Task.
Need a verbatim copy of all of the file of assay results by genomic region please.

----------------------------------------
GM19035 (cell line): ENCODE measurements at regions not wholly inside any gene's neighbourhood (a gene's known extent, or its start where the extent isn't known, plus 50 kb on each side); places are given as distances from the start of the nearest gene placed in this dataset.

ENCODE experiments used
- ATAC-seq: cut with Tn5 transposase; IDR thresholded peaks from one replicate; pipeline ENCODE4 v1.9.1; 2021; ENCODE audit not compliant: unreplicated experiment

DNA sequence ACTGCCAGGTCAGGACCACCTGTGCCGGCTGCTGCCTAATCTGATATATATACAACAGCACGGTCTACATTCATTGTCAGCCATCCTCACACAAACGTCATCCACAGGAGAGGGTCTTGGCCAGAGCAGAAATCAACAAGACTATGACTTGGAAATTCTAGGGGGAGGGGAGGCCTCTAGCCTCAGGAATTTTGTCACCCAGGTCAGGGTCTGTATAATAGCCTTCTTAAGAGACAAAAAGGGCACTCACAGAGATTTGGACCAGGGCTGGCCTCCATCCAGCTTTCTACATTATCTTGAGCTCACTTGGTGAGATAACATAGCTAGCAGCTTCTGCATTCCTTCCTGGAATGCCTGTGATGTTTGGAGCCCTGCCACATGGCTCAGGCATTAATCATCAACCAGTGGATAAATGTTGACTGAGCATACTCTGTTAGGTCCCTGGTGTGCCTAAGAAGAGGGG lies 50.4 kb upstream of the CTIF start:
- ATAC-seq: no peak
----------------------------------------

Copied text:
GM19035 (cell line): ENCODE measurements at regions not wholly inside any gene's neighbourhood (a gene's known extent, or its start where the extent isn't known, plus 50 kb on each side); places are given as distances from the start of the nearest gene placed in this dataset.

ENCODE experiments used
- ATAC-seq: cut with Tn5 transposase; IDR thresholded peaks from one replicate; pipeline ENCODE4 v1.9.1; 2021; ENCODE audit not compliant: unreplicated experiment

DNA sequence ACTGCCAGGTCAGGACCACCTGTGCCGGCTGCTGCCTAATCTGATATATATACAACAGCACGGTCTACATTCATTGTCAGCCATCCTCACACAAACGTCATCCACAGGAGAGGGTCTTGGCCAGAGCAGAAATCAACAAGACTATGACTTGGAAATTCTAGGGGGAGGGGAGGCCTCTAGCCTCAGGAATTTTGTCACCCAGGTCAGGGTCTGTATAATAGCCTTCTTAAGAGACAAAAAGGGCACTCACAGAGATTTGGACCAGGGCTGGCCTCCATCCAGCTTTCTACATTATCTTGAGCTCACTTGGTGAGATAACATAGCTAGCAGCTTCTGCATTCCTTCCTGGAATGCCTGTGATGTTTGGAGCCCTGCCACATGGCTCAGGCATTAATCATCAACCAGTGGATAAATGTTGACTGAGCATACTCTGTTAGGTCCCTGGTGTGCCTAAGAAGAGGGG lies 50.4 kb upstream of the CTIF start:
- ATAC-seq: no peak